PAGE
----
• The Ultimate 10-Day California Pacific Coast Highway Road Trip Itinerary
  • The Best Weekend Trips from San Francisco, California
  • 24 Stunning Northern California Hikes (Near San Francisco)
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Where to Stay in Mendocino

We actually discovered the adorable almost on accident. It was 2 days before our trip to Mendocino and we were frantically browsing local accommodations trying to find anywhere to stay, when we came upon this little gem. The pricing was reasonable, the location was great, and we suspected the place might have that ~character~ that our favorite places to stay do.You know what I mean, right?

When we arrived, we were blown away. The Andiron Inn is totally weird and kitschy, and SO up our alley!

We arrived during Happy Hour and gratefully sat down by a crackling fire to enjoy local wine and beer, home-made fondue with apples, bread and mushrooms, and local mustard with pretzels. We chatted with the other guests and the incredibly friendly (and totally cool) owners while taking in the eclectic weird-ness of the decorations.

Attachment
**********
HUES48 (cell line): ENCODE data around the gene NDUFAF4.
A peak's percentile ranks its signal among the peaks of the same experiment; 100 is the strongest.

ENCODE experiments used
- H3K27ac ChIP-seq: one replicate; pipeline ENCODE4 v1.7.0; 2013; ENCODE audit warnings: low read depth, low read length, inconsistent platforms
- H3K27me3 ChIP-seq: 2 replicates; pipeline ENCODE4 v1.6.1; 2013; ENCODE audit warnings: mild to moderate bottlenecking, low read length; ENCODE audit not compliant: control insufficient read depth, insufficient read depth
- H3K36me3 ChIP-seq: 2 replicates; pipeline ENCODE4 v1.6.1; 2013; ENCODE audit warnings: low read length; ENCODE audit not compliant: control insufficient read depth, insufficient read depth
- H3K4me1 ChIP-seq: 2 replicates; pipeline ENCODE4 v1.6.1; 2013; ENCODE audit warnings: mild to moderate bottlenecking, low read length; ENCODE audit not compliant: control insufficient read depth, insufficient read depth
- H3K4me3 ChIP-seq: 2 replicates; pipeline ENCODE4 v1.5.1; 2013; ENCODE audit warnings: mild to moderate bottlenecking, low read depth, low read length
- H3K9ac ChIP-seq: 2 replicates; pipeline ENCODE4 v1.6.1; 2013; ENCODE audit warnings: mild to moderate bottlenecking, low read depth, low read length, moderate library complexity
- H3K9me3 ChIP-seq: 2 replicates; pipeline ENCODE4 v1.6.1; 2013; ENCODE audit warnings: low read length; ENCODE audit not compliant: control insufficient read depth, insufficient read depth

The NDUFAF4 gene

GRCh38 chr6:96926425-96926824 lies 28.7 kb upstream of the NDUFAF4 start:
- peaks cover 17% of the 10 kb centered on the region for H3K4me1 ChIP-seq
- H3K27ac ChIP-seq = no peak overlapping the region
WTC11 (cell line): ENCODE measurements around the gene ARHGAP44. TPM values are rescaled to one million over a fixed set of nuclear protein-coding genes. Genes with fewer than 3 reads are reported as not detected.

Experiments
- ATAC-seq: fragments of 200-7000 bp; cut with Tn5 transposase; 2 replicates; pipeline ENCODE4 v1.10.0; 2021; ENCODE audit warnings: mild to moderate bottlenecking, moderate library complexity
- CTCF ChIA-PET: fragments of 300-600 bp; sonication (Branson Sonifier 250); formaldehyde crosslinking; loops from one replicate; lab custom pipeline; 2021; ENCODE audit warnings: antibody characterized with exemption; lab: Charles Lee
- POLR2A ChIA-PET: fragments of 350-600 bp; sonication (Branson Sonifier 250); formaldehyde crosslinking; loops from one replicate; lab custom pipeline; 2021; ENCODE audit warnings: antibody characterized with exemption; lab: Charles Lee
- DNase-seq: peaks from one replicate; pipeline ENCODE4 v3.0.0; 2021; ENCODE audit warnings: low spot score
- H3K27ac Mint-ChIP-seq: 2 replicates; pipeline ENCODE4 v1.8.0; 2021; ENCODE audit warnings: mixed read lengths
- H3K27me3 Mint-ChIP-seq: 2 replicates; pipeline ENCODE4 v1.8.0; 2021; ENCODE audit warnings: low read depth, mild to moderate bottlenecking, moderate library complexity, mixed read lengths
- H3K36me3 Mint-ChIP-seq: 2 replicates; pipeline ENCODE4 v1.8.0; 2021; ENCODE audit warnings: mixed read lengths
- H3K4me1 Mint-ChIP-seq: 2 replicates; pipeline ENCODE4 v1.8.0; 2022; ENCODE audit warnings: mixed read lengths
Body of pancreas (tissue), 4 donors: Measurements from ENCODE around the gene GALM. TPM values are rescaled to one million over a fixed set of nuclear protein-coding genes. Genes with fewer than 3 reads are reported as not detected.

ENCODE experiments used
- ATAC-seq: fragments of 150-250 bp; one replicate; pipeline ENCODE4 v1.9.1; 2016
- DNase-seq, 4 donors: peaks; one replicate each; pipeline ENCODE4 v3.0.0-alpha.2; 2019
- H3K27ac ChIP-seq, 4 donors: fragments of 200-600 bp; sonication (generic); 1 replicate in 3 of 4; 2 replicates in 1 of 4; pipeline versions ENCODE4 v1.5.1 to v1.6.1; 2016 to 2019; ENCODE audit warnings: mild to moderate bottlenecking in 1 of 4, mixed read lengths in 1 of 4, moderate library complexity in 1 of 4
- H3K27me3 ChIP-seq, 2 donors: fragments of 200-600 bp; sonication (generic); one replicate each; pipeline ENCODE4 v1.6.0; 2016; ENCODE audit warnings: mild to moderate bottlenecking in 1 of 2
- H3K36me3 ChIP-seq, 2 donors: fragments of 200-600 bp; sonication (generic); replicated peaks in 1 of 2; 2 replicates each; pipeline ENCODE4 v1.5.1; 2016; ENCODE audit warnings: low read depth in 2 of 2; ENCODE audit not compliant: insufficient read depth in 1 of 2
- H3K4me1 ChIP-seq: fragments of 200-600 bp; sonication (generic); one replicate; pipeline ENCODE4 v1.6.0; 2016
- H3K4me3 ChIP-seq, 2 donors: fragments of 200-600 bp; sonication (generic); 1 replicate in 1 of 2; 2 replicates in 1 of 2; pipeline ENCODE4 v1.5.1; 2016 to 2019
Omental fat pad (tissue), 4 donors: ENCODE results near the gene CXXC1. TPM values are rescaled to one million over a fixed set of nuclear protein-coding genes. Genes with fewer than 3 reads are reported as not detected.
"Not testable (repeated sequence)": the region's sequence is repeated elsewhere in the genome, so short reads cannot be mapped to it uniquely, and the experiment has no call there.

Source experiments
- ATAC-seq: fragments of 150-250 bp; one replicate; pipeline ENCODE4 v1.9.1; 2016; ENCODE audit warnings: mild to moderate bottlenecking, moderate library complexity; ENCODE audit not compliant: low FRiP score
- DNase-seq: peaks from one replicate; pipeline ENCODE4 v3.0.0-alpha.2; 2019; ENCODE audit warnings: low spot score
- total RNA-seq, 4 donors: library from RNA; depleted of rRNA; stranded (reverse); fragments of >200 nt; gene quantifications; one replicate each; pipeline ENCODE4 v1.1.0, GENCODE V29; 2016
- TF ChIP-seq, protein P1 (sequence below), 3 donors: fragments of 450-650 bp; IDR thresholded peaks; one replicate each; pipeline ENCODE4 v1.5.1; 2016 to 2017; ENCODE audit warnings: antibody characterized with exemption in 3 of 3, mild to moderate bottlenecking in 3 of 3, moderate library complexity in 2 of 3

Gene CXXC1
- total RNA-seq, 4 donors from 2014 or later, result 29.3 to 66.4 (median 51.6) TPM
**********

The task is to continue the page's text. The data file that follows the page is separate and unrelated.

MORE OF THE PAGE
Also, Jeremy made some goat friends. Yep: The Andiron Inn has goats (and chickens, too!) Jeremy loves all animals indiscriminately, but I had a traumatic experience growing up on my parent’s farm in Kentucky. Long story short, we had a goat and her name was Daisy and she was SO mean to me. Wow, that sounded a lot less traumatic than it actually was.OK, there IS a longer story than that, but it’s a really long story, so I’m just gonna show you some pictures of Jeremy hanging out with these goats instead, which seemed a lot nicer (from a safe distance).

After stuffing our faces with fondue, we were shown to our room and given instructions for the night-time hot tub, which is located in a tucked-away spot in the forest: perfect for a late-night romantic rendezvous. Bring your bathing suits (or don’t, oh my).

Our room was named “Curious” and themed around curiosity (duh) and exploration, and it was so freakin’ weird, you guys, in the best possible way! We walked in to the sound of weird 1950’s TV, poked through weird 1950’s space ephemera, looked through the telescope, played with the archery set outside, and generally nerded out. At night we relaxed in bed as the wood burning stove filled the room with warmth. We were bummed to leave after too short a stay and we’re dying to return!

By the way, if you’re curious: this was NOT a sponsored stay, and we paid our own way fully out of pocket. We just really and truly adored this cute little inn! Check prices and availability.

There are also plenty of fantastic vacation homes in Mendocino, like this Serene Coastal Home, which has incredible ocean views, exposed beams and a deck to watch the waves roll in – perfect for a romantic hideaway!

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How to Get to Mendocino from San Francisco